Except for the trial court's decision in this case, no court since Williams has held cross-collateral security agreements unconscionable. Nor does the opinion of the court below suggest circumstances which would bring this case under the Williams rationale. Instead it seems simply to take the position that Williams held cross-collateral security agreements per se unconscionable. That position is difficult to reconcile with the acceptance of cross-collateral security agreements by the Uniform Commercial Code, N.J.S.A. 12A:9-204(5). This section reads: "Obligations covered by
[65 NJ Page 414]
a security agreement may include future advances or other value whether or not the advances or value are given pursuant to commitment." Thus the county district court undertook to declare unconscionable that which the legislature has specifically sanctioned. At the very least this statutory section should have been weighted in any determination of unconscionability under section 2-302. Note, 51 Cornell L.Q. 768, 778 (1966) endorses this approach.
But even if it were correct to assume unconscionability from the lone fact of retained cross-collateral by the seller, the factual basis for the conclusion is absent from the case. The agreement did not create such collateral. Singer claims that each payment was applied against the cost of the items in the order purchased.*fn7 In the instant case all items were replevied only because the first, being the most expensive, had not yet been paid off. In fact, even if the method prescribed by the Retail Installment Sales Act for apportioning payments among the various items based on the proportion the price of each bore to the entire debt, neither the sewing machine nor any of the vacuum cleaners would have been paid for in full. All would have been subject to replevin under the Act. Therefore, there is no basis for a finding of unconscionability on this record.*fn8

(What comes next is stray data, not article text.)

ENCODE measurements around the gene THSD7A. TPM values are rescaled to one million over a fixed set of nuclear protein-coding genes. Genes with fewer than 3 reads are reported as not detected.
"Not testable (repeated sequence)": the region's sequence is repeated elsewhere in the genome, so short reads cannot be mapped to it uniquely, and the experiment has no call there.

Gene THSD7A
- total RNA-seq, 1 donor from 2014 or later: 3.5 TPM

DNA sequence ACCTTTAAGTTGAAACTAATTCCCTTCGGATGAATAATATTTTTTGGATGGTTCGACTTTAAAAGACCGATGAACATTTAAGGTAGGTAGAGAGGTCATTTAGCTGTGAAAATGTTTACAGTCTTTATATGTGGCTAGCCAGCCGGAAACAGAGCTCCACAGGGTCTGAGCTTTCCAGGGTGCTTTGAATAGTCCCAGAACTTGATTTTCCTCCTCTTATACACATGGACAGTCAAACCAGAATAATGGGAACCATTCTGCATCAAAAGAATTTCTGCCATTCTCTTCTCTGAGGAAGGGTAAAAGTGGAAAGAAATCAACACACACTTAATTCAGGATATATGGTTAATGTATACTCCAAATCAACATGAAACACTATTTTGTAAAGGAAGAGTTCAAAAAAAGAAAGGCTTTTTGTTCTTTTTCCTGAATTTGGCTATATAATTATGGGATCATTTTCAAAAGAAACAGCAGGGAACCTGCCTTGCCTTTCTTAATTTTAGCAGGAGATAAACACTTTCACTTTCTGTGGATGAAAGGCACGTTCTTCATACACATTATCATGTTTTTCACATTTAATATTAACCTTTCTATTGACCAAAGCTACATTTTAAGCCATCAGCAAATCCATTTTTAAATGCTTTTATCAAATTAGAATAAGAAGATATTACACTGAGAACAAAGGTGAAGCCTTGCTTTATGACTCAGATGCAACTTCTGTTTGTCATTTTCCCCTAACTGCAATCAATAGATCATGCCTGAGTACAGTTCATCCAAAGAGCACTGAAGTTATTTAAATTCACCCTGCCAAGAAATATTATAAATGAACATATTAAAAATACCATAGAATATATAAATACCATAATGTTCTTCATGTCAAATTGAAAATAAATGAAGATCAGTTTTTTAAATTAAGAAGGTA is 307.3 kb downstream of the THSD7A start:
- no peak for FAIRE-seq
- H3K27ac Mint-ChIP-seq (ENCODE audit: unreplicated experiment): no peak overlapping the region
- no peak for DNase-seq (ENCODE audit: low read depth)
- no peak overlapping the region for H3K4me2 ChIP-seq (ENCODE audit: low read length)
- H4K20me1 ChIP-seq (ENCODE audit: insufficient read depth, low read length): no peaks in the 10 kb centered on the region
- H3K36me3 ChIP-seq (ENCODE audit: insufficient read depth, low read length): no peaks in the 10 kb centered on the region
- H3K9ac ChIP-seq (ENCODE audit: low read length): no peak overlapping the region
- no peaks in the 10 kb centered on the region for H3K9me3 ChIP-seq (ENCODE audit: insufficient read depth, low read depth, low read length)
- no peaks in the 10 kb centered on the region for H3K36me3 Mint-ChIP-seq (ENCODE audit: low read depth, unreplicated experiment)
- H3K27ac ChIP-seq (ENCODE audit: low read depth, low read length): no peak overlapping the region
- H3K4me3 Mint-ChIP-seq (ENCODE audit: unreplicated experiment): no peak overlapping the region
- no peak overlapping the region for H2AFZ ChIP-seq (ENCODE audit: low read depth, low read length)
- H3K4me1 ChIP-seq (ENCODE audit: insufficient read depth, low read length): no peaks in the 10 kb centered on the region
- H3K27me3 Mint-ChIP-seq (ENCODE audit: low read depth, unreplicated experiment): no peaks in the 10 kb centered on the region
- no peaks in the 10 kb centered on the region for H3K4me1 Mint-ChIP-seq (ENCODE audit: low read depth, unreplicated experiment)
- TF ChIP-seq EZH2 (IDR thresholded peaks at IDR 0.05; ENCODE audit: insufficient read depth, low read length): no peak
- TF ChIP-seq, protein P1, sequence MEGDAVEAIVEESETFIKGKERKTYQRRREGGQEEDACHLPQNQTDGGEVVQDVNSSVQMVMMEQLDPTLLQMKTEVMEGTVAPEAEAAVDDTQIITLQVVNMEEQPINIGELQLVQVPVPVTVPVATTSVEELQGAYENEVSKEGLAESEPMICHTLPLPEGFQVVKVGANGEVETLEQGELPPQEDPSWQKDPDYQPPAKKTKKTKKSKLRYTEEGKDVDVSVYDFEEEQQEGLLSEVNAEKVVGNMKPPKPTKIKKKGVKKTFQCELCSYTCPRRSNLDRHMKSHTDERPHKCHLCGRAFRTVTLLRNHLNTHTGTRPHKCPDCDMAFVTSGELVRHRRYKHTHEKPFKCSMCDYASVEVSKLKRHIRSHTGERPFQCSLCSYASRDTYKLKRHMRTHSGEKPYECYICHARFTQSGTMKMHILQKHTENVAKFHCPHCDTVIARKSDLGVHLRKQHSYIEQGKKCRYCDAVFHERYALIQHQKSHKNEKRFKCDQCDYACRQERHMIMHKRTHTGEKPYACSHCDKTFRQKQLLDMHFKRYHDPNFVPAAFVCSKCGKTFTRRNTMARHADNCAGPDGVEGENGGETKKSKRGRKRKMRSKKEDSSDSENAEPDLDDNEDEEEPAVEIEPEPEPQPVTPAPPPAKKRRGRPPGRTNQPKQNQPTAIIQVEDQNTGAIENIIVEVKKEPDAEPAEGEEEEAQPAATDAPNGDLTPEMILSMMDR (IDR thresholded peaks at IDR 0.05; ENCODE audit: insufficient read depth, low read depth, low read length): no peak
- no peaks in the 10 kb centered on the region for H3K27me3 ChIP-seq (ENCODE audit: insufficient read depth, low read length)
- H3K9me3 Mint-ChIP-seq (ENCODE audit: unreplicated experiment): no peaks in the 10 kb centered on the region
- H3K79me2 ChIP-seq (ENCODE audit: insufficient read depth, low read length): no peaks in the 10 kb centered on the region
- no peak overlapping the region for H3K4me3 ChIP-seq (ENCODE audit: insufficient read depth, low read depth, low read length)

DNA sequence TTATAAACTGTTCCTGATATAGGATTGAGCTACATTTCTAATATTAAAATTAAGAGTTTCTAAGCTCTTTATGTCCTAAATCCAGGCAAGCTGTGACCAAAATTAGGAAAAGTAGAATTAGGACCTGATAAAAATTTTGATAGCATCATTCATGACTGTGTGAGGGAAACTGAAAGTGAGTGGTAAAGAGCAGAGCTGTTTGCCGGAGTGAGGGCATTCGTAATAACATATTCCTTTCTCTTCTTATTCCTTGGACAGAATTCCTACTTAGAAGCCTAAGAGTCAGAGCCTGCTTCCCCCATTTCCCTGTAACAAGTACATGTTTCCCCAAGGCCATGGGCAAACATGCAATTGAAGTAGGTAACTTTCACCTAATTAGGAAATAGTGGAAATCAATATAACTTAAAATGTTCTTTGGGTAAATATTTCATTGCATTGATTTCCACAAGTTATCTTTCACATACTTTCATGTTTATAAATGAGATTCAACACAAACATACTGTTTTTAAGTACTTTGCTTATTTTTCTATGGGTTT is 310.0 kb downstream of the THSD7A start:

[65 NJ Page 415]
Although the trial court deemed it unnecessary to discuss the issue of the constitutionality of New Jersey's Replevin Act, N.J.S.A. 2A:59-1 et seq. in light of its disposition of the case on other issues, we address that question. Defendant Gardner challenges the replevin action taken against him for its failure to afford him notice and a hearing before his property was seized. Fuentes v. Shevin, 407 U.S. 67, 92 S. Ct. 1983, 32 L. Ed. 2d 556, reh. denied, 409 U.S. 902, 93 S. Ct. 177, 34 L. Ed. 2d 165 (1972), held the Florida and Pennsylvania replevin statutes, which are nearly identical to New Jersey's in relevant respects, violative of due process since they did not require prior notice and hearing. It does not seem debatable that insofar as our statute deviates from that standard, it too is unconstitutional. We have already implied as much by adopting, in 1973, Rule 4:61-1(a), which imposes such requirements. We take this opportunity to remove any uncertainty remaining on this question. Such a disposition of this issue does not affect the instant parties, for we give it purely prospective effect.